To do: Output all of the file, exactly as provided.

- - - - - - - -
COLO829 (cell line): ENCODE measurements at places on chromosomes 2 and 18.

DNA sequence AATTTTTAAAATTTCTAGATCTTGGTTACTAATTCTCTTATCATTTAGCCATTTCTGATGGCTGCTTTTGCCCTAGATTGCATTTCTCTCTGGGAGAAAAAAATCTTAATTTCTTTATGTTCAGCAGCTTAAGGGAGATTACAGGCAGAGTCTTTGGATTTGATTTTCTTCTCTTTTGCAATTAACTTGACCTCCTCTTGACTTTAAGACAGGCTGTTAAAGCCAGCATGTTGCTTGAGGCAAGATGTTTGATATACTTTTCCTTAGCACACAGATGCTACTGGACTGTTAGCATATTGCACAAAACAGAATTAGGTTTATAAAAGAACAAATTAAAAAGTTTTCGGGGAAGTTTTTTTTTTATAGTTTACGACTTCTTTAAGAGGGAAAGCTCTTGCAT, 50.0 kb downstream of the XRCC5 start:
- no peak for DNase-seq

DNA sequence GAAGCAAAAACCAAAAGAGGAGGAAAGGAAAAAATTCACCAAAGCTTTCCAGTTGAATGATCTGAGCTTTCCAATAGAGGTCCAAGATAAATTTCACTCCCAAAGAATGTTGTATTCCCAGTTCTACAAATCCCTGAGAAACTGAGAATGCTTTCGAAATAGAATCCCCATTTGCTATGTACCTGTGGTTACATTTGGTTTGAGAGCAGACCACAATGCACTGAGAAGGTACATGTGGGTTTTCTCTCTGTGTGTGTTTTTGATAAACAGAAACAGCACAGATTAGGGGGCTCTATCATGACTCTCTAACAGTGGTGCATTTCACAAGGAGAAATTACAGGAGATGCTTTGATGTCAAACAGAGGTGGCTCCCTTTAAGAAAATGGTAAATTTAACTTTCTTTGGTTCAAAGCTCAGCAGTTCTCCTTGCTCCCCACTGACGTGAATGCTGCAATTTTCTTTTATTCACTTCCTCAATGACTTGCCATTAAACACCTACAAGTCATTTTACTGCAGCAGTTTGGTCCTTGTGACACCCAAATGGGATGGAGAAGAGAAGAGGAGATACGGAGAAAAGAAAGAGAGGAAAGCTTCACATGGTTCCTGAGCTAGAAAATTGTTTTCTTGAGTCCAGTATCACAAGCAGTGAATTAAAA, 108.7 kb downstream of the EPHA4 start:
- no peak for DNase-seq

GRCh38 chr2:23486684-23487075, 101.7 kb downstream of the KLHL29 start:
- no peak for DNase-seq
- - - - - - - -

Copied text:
COLO829 (cell line): ENCODE measurements at places on chromosomes 2 and 18.

DNA sequence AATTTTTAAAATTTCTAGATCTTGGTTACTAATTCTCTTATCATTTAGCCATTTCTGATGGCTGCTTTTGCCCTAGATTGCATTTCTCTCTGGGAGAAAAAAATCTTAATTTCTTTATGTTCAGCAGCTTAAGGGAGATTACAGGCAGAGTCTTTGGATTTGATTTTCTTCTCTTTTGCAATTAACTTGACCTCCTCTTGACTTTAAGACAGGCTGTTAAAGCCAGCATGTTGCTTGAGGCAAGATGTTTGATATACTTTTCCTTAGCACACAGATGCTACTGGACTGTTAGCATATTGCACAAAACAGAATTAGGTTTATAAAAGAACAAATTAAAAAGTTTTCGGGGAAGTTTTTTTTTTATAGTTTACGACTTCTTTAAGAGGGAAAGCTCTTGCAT, 50.0 kb downstream of the XRCC5 start:
- no peak for DNase-seq

DNA sequence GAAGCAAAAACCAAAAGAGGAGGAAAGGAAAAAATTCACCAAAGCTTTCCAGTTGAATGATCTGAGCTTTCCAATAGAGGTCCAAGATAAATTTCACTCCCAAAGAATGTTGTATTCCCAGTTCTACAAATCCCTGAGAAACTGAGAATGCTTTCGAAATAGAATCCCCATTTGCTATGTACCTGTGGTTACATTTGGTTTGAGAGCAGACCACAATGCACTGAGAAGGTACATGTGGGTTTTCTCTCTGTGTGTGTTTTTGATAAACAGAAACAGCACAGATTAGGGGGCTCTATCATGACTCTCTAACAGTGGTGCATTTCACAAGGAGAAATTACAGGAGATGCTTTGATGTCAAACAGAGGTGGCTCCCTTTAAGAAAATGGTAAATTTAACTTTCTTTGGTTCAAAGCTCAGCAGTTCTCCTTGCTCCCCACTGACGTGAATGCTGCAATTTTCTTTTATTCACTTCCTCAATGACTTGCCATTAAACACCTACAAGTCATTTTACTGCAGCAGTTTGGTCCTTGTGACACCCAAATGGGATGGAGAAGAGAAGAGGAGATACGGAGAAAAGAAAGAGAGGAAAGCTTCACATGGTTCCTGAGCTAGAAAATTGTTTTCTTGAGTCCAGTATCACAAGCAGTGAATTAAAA, 108.7 kb downstream of the EPHA4 start:
- no peak for DNase-seq

GRCh38 chr2:23486684-23487075, 101.7 kb downstream of the KLHL29 start:
- no peak for DNase-seq